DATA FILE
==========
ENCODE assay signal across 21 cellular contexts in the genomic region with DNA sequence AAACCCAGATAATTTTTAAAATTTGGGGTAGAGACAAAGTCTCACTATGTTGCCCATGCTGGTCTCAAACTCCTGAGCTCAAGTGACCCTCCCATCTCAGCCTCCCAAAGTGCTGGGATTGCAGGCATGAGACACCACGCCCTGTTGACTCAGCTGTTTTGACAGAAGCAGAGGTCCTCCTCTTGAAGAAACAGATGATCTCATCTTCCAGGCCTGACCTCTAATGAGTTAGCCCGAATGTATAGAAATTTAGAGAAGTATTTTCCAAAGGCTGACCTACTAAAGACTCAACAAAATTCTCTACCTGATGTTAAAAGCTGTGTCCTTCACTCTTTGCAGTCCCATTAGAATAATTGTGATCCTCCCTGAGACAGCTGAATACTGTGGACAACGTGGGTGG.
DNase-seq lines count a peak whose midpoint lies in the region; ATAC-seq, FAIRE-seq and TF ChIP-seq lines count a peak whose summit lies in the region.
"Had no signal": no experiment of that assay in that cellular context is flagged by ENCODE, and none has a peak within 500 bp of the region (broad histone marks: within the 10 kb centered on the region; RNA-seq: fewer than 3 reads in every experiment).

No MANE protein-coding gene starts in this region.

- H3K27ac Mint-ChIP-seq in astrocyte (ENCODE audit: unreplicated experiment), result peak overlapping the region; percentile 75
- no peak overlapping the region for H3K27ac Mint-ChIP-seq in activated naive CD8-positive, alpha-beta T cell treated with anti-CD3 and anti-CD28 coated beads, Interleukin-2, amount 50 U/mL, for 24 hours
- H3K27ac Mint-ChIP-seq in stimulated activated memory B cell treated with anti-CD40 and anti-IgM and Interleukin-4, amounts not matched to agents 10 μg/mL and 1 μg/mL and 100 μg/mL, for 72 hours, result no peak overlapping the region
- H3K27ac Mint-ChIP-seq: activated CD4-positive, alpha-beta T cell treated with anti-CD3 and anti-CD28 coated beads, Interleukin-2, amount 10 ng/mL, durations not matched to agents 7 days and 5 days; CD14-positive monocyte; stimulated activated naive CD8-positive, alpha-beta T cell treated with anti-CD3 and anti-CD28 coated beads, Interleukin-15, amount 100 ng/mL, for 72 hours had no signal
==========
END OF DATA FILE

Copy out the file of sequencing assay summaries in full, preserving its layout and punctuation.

ENCODE assay signal across 21 cellular contexts in the genomic region with DNA sequence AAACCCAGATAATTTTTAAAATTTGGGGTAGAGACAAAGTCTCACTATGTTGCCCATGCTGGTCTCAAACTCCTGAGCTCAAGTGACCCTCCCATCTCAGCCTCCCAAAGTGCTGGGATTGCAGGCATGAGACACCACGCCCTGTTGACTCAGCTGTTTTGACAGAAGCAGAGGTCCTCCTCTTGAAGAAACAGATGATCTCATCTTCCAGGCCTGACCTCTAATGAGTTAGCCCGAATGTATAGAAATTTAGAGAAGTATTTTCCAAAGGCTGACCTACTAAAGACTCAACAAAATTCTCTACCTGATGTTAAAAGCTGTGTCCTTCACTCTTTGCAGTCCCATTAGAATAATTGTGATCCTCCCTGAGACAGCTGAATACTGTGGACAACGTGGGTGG.
DNase-seq lines count a peak whose midpoint lies in the region; ATAC-seq, FAIRE-seq and TF ChIP-seq lines count a peak whose summit lies in the region.
"Had no signal": no experiment of that assay in that cellular context is flagged by ENCODE, and none has a peak within 500 bp of the region (broad histone marks: within the 10 kb centered on the region; RNA-seq: fewer than 3 reads in every experiment).

No MANE protein-coding gene starts in this region.

- H3K27ac Mint-ChIP-seq in astrocyte (ENCODE audit: unreplicated experiment), result peak overlapping the region; percentile 75
- no peak overlapping the region for H3K27ac Mint-ChIP-seq in activated naive CD8-positive, alpha-beta T cell treated with anti-CD3 and anti-CD28 coated beads, Interleukin-2, amount 50 U/mL, for 24 hours
- H3K27ac Mint-ChIP-seq in stimulated activated memory B cell treated with anti-CD40 and anti-IgM and Interleukin-4, amounts not matched to agents 10 μg/mL and 1 μg/mL and 100 μg/mL, for 72 hours, result no peak overlapping the region
- H3K27ac Mint-ChIP-seq: activated CD4-positive, alpha-beta T cell treated with anti-CD3 and anti-CD28 coated beads, Interleukin-2, amount 10 ng/mL, durations not matched to agents 7 days and 5 days; CD14-positive monocyte; stimulated activated naive CD8-positive, alpha-beta T cell treated with anti-CD3 and anti-CD28 coated beads, Interleukin-15, amount 100 ng/mL, for 72 hours had no signal